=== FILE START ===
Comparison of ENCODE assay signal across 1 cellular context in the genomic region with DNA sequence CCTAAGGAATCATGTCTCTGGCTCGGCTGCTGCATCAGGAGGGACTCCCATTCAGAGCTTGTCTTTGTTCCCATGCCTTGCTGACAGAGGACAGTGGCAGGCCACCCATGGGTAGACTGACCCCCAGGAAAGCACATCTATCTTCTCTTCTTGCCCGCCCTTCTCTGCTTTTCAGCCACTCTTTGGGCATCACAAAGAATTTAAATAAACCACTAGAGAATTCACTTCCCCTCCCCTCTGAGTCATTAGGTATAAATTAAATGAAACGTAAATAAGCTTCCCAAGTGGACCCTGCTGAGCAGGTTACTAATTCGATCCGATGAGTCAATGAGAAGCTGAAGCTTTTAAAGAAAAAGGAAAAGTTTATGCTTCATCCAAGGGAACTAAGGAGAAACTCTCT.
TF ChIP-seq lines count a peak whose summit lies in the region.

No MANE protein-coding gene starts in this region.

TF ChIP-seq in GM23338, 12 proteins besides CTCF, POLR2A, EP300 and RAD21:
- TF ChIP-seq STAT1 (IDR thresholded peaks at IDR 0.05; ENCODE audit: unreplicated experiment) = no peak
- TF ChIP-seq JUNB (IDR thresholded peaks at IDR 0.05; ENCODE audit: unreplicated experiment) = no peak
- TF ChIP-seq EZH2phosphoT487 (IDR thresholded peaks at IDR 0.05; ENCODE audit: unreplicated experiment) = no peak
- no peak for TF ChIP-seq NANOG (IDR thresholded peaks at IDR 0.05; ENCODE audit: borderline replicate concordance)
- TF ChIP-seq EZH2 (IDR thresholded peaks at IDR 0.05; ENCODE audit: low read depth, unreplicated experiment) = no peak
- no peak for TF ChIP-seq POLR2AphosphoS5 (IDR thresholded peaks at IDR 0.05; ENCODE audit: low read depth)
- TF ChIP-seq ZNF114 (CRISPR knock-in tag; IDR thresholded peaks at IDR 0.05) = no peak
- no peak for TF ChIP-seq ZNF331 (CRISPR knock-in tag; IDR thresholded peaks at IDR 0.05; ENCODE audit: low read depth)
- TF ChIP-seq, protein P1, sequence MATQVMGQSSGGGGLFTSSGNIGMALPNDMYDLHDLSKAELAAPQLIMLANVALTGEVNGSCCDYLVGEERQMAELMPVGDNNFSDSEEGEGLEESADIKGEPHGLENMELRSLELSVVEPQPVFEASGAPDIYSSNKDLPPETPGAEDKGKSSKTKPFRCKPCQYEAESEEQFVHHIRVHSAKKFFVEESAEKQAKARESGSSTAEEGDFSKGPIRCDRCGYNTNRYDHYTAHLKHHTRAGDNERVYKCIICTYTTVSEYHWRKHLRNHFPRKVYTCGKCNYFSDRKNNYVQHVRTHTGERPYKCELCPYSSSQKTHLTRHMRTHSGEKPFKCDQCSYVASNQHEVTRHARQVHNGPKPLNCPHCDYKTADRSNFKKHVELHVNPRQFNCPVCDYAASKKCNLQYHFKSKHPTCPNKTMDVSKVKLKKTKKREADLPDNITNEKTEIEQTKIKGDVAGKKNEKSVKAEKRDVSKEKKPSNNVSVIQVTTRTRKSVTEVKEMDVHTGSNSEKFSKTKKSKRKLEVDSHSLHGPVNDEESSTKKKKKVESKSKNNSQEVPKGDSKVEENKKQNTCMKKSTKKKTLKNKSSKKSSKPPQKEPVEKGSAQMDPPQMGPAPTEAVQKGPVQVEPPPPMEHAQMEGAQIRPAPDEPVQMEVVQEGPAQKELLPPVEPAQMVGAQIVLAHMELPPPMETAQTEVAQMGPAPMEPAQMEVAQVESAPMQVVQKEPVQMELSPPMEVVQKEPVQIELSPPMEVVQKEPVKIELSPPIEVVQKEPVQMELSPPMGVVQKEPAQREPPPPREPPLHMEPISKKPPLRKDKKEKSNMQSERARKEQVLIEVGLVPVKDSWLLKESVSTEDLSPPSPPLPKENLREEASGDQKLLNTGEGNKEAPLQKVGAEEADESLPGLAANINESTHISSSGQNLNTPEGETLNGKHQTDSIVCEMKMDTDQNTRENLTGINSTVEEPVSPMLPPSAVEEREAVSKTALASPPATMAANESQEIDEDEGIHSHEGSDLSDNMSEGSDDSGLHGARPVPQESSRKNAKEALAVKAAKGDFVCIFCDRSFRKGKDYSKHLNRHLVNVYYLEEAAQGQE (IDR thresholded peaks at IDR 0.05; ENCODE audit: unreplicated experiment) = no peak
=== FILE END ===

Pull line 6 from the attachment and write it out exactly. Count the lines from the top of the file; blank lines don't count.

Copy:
- TF ChIP-seq JUNB (IDR thresholded peaks at IDR 0.05; ENCODE audit: unreplicated experiment) = no peak